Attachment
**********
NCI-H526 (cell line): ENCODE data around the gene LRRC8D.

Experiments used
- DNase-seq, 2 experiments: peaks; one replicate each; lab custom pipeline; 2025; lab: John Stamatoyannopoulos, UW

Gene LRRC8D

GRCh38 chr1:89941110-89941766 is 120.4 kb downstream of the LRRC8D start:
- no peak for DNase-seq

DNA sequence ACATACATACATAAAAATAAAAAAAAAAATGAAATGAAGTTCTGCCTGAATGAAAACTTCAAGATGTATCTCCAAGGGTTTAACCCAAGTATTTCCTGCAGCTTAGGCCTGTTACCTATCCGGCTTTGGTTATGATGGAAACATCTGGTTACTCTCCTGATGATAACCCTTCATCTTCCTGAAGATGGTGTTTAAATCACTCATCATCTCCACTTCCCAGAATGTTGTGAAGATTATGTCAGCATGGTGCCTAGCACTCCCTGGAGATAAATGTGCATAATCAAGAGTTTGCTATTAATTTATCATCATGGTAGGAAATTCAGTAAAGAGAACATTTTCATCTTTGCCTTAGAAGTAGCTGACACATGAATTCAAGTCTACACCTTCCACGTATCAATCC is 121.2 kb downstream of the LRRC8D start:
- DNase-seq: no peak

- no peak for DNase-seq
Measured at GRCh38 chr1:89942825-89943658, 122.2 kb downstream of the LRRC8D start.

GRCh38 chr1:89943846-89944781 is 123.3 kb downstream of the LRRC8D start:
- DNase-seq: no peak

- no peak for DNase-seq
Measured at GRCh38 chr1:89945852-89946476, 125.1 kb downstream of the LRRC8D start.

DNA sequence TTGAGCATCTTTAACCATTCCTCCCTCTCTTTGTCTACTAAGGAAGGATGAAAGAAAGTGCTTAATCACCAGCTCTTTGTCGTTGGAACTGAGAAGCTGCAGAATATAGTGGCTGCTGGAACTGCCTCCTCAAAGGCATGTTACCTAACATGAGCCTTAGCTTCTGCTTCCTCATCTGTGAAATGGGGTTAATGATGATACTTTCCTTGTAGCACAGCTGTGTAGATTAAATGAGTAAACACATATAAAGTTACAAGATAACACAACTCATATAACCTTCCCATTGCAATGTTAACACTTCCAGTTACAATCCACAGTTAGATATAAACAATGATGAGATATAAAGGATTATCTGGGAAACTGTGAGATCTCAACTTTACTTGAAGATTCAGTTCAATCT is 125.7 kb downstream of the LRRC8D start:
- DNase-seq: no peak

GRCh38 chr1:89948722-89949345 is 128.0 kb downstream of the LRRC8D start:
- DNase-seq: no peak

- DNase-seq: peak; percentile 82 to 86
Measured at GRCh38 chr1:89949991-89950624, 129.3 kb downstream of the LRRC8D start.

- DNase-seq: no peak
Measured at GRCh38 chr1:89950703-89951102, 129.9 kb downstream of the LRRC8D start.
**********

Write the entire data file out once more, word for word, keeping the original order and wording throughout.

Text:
NCI-H526 (cell line): ENCODE data around the gene LRRC8D.

Experiments used
- DNase-seq, 2 experiments: peaks; one replicate each; lab custom pipeline; 2025; lab: John Stamatoyannopoulos, UW

Gene LRRC8D

GRCh38 chr1:89941110-89941766 is 120.4 kb downstream of the LRRC8D start:
- no peak for DNase-seq

DNA sequence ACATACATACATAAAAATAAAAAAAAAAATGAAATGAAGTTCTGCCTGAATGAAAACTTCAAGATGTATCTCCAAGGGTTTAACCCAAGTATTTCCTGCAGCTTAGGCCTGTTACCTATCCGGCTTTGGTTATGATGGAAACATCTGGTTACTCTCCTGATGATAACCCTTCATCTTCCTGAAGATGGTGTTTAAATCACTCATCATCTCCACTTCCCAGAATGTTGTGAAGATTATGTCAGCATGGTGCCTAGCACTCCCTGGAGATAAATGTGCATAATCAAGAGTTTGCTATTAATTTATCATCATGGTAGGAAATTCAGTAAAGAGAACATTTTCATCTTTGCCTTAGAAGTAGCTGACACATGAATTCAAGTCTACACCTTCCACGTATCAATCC is 121.2 kb downstream of the LRRC8D start:
- DNase-seq: no peak

- no peak for DNase-seq
Measured at GRCh38 chr1:89942825-89943658, 122.2 kb downstream of the LRRC8D start.

GRCh38 chr1:89943846-89944781 is 123.3 kb downstream of the LRRC8D start:
- DNase-seq: no peak

- no peak for DNase-seq
Measured at GRCh38 chr1:89945852-89946476, 125.1 kb downstream of the LRRC8D start.

DNA sequence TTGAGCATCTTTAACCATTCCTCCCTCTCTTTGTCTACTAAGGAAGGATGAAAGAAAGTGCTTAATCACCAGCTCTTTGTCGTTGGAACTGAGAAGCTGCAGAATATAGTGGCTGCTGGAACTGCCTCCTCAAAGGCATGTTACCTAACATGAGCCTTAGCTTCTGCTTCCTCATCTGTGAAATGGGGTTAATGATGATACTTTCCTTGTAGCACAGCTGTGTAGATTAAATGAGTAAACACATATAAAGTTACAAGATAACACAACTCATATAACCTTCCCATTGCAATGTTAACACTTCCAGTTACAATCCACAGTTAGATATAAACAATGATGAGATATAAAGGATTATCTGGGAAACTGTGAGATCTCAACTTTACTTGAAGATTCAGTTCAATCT is 125.7 kb downstream of the LRRC8D start:
- DNase-seq: no peak

GRCh38 chr1:89948722-89949345 is 128.0 kb downstream of the LRRC8D start:
- DNase-seq: no peak

- DNase-seq: peak; percentile 82 to 86
Measured at GRCh38 chr1:89949991-89950624, 129.3 kb downstream of the LRRC8D start.

- DNase-seq: no peak
Measured at GRCh38 chr1:89950703-89951102, 129.9 kb downstream of the LRRC8D start.